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I decided to join the Fox Chase Cancer Center team in conquering cancer because I saw first-hand the dramatic difference we can make here. I decided to continue my training in Philadelphia after completing my general surgery residency in New York City, under the tutelage of my father, also a surgeon who spent many years treating cancer. I completed a two-year fellowship in complex surgical oncology at Fox Chase, working closely with various multidisciplinary teams in caring for patients with colorectal, liver, pancreatic and stomach cancers, in addition to melanoma and sarcomas. Being trained by leaders in the field, I had the unique opportunity to hone my skills and expertise, and apply them to my own clinical practice.
I have extensive training in traditional open surgery, as well as laparoscopic and robotic techniques, allowing me to offer individualized care to patients. I have particular interests in the management of sarcomas and colorectal, melanoma and pancreatic cancers. The implementation of minimally-invasive surgical techniques to the management of colorectal cancer is routinely offered at Fox Chase, and similar techniques are used to address pancreatic diseases. I also have a keen interest in the use of hyperthermic intraperitoneal chemotherapy (HIPEC), following cytoreductive surgery for cancer of the peritoneum, including appendix cancer, peritoneal mesothelioma and pseudomyxoma peritonei. In addition to this, there is a necessity to understand the benefit of, and perform further research, incorporating HIPEC in patients with colorectal and gastric cancers, which our team will explore further.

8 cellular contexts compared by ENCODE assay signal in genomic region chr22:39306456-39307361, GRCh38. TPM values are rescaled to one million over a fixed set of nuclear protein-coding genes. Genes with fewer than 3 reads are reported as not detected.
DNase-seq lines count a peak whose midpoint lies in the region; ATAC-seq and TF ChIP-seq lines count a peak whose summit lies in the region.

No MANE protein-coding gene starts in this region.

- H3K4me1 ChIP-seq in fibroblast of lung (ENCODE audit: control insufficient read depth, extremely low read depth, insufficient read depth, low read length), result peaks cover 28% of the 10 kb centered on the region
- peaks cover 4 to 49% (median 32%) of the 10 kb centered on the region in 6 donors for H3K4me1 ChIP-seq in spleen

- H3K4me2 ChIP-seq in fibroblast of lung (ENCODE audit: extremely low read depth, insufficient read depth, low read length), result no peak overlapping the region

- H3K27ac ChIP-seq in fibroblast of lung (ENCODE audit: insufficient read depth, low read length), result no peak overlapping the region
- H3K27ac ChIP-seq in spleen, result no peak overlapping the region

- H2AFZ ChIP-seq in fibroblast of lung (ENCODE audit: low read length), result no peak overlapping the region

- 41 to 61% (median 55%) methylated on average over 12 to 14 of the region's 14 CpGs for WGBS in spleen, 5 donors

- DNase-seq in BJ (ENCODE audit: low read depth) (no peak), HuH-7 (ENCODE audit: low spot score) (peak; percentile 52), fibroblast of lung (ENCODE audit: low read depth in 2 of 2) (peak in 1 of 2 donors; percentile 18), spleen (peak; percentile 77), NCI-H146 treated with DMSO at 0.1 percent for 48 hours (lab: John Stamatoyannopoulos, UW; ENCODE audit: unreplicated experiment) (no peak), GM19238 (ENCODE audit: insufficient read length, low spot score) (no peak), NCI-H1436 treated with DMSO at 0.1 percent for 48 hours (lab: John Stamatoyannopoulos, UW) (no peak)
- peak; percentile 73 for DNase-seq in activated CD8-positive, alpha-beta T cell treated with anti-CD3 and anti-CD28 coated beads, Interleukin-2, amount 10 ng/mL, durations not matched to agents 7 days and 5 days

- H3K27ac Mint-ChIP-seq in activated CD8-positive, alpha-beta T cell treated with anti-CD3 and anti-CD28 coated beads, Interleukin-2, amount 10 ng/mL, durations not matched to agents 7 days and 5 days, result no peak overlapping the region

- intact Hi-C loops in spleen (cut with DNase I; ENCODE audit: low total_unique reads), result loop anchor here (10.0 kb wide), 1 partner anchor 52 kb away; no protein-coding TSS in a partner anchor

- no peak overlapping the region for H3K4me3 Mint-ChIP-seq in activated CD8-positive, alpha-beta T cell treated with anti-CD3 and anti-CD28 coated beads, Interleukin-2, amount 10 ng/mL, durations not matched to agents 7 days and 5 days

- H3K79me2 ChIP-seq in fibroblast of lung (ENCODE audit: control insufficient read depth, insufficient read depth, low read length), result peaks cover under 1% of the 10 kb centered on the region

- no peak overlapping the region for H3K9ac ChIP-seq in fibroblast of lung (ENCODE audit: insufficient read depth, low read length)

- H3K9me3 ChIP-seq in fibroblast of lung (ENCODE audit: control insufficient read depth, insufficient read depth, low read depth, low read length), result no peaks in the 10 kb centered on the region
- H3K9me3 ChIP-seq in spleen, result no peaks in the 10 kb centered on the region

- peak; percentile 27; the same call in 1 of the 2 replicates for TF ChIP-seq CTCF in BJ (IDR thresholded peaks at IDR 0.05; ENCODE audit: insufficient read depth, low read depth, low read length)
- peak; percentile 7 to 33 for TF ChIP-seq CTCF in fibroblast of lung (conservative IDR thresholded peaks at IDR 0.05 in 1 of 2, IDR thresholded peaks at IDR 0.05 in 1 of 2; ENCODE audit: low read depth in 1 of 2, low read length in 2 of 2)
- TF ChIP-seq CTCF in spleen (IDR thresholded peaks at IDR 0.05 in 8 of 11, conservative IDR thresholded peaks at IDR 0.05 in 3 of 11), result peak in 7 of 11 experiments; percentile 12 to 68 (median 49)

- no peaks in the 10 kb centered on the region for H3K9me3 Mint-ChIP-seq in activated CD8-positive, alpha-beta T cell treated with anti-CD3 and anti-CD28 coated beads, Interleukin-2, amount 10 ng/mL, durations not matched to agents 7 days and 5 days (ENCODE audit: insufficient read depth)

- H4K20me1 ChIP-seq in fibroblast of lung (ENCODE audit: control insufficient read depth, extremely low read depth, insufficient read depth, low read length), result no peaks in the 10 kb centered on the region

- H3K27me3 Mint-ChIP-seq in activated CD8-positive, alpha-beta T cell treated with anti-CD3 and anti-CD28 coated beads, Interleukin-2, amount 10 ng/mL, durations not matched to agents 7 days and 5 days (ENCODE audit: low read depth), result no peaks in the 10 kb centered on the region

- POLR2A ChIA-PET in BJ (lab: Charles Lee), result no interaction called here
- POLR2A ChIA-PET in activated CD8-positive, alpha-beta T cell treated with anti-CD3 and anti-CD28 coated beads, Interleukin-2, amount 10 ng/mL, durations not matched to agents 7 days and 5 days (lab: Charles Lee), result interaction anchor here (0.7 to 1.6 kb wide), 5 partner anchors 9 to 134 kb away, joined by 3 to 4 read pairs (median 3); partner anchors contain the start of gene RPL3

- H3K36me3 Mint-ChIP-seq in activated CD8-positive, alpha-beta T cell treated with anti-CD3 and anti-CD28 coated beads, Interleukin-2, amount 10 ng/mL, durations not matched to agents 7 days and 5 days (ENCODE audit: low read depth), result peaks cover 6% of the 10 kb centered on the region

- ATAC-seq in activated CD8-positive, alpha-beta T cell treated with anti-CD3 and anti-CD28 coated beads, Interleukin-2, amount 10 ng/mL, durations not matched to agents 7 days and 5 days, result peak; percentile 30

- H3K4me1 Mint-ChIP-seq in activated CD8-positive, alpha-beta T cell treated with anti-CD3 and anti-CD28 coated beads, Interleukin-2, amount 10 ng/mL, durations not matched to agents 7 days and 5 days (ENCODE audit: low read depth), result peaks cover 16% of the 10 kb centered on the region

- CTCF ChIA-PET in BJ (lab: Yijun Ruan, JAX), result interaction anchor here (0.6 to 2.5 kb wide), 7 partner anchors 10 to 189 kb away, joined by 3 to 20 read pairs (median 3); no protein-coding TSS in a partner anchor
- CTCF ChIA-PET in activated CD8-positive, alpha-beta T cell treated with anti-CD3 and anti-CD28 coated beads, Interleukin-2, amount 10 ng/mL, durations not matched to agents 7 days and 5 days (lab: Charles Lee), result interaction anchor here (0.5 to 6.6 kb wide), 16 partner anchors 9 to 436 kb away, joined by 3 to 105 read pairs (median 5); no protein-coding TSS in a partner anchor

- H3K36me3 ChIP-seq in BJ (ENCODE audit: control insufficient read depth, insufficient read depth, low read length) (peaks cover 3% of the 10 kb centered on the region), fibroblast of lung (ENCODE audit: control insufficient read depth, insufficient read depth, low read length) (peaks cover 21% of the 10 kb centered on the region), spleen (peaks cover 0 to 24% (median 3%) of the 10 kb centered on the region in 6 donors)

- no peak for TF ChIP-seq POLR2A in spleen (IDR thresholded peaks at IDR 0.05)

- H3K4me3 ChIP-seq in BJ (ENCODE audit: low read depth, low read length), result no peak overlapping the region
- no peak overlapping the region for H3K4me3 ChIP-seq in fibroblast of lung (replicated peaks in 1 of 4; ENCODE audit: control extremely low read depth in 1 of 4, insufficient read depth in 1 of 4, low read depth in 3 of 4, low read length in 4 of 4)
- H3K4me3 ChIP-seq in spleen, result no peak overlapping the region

The benefit of an NCI-designated cancer center is that we are able to offer many innovative strategies in treating all types of cancers. Whether through a national clinical trial or particular surgical technique, we optimize patient care to the individual. I believe the physician-patient relationship is one of the foundations to building a plan to treat cancer, and I offer guidance through each stage of treatment. Medicine has always been a family-oriented field for me; with my father being a surgeon, and mother an anesthesiologist, I take great pride in offering compassion and honesty in formulating individualized treatment plans for every patient and his or her family.
In January 2022, I listened to my body, and it may have saved my life. I initially went to the doctor because I had hemorrhoids that had been acting up for about a week. Not only was an over-the-counter medication not working, but I had also noticed a change in the color of my stool. Together, these were red flags that something wasn’t right.
In September of 2022 I was a healthy retiree, living with my husband and enjoying life. A year later, I am a pancreatic cancer survivor.
Last year, I began to have gastrointestinal issues that concerned me. All of my life, I’ve had issues with going to the bathroom, but my doctors always told me that what might be abnormal for other people might be normal for me.
Early in 2019, I started to experience an uncomfortable feeling whenever I sat down on a hard surface. Little things like riding my bike or just resting on a bench started to hurt a little. At first, it wasn’t that bad, so I just ignored it and hoped it would go away on its own.
My wife Catrina was the first to notice something was wrong. I remember we were out playing Topgolf one day when she told me that the whites of my eyes looked really yellow. Later on, my skin would start to itch, and my urine would turn a dark shade of yellow, but my eyes were the first to show any signs. I told her that I felt fine, but she insisted that I should get it checked out.
My research interest for colorectal malignancies focuses on the use of national cancer databases to assess the accuracy of clinical staging, to see if this has improved over time, and to observe reporting standards between academic institutions versus other centers. As treatment of colorectal cancers involve multimodality planning, accurate clinical staging proves to be the foundation on how best to deliver care.